[On the Shackleton Range expedition of 1968] we planned a new approach [to camping]. Some years earlier a workman’s cabin had been supplied for establishing the temporary and very lonely "Coats Station". It had been mounted on a sledge and successfully towed some two hundred miles south onto the inland ice. It was later used during the darkening months of March and April ‘68 when it had been dragged to Mobster Creek for use as another temporary field base.[19 Jan 2009]
Doc Murray Roberts had his own special interest - penguins, and Mobster Creek gave easy access to the sea ice where an enormous rookery collected every year. The cabin or "caboose" as it was initially known was fitted out with a couple of bunks, chairs and cooking area but was very spartan and during the brief time I accompanied Doc Murray, I found it pretty cold and inhospitable. In retrospect, our experience must have paled into insignificance compared with that of Phil Goodwin (meteorologist) and Lawrence Dicken (ionospherics) who were marooned (intentionally) at Coats Station from November ‘64 to (unintentionally) March ‘65.
The caboose’s potential was obvious and Golly set to work converting this ex-ionospherics observatory, ex-penguin research base into a rather luxurious caravan that earned the title "Golly’s Folly". This was to be the accommodation for the full Shackletons overland team that had been set at six men. There was a door at the front and small windows on each side wall. Across the blank end Golly erected a three tier set of bunks that would accommodate John Carter, Norris Riley and John Gallsworthy himself. Above and below the right hand window a double bunk for Stuart MacQuarrie and myself. Opposite in respectful solitude was Dad Etchells.
The bunks of both Dad and myself served as seating for the collapsible table that could be erected between. In a corner by the door was the kitchen: an aluminium work top with a couple of primus stoves secured in place. That left one corner with a cupboard for stores in use and other daily essentials.
An attempt had been made to insulate the walls and roof, and even double glaze the windows, but any really effective insulation would have seriously reduced the accommodation space. To counteract the heat loss Golly commissioned electrician Geoff Smith who introduced heat in no uncertain form. A powerful paraffin burning, electrically ignited and driven fan heater was mounted on the outside back wall with a duct leading through the wall to vent under the lowest bunk. It could get very hot in Golly’s Folly. There were two other nice touches added by Geoff: in addition to a light over the kitchen and the table area, each bunk was given its own reading light, all powered by a cable from a pair of tractor batteries. No doubt those lights were used someday, but it was long after the return of the Shacks party. Perhaps Geoff had forgotten, when installing the lights in the twenty four hour winter dark, that the expedition would take place in twenty four hour summer sun!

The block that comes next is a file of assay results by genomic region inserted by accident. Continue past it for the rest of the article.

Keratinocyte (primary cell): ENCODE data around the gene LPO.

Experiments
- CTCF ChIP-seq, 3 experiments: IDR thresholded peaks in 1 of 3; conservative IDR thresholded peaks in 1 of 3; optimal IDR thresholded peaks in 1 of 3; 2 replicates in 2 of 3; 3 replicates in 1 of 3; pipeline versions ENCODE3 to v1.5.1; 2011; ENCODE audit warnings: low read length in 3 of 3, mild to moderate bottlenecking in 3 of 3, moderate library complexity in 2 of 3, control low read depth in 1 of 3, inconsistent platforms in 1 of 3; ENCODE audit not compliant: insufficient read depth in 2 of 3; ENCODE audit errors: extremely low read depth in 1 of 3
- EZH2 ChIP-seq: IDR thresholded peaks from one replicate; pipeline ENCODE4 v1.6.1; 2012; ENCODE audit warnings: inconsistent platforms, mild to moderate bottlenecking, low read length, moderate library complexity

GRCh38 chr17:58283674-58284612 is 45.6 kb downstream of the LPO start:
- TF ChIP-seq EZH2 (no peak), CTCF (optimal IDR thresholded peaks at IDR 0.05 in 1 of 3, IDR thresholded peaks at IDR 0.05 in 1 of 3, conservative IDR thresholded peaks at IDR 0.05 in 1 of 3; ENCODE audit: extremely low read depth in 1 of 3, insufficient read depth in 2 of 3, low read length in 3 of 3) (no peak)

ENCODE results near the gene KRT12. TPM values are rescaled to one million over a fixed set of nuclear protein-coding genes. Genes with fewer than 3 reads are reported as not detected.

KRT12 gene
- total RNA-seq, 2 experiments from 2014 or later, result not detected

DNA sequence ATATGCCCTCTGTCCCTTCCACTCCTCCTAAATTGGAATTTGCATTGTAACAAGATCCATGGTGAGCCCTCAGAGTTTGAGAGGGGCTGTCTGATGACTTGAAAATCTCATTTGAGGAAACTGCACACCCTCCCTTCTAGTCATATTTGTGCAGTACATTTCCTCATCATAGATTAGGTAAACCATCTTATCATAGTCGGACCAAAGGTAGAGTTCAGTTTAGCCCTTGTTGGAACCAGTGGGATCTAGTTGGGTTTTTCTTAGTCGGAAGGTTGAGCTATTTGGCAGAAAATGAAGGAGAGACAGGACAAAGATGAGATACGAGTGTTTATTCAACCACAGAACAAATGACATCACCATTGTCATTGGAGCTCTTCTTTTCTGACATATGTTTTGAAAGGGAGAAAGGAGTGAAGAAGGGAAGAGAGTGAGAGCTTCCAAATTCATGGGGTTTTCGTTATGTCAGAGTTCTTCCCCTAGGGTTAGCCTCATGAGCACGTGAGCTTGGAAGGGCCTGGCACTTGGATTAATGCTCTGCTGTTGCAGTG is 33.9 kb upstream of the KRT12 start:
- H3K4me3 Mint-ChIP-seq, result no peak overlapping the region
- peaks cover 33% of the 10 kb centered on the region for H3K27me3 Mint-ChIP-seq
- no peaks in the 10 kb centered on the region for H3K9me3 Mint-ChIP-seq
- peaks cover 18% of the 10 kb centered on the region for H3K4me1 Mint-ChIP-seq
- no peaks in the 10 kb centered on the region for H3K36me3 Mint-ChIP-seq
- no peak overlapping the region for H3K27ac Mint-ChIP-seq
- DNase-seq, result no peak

A good radio receiver and a Squadcall were bolted to the wall beside the food cupboard and a near constant water supply was effected by securing a pressure cooker in a frame over a primus stove. The arrangement allowed snow to be melted under way.
There was another useful item though perhaps a nicety: an anemometer (wind speed indicator) was mounted just beside my bed head. When my alarm woke me, I could open my eyes, glance at the gauge and if it read more than fifteen knots, the speed at which generally the spindrift is too high for us to see the ground, I would roll over for another forty winks! The others, if awake would watch my move and do likewise. For those not awake it didn’t matter.
The final adaptation was at my insistence. The tow bar "A" frame of the caboose sledge was boarded over to allow safe access and egress while on the move. I did not want to risk a second episode of falling into the gap. [I came close to being disembowelled and crushed as no one knew of my fall and the tractors kept rolling.]
Golly’s Folly was an enormous success such that on the return trip, which for some reason enjoyed a considerably smoother ride, we were able to sleep and cook whilst under way. This had not been at all possible on the outward journey due to the lift and thump, lift and thump over the many sastrugi.
Extract from Dog Days on Ice by Peter Noble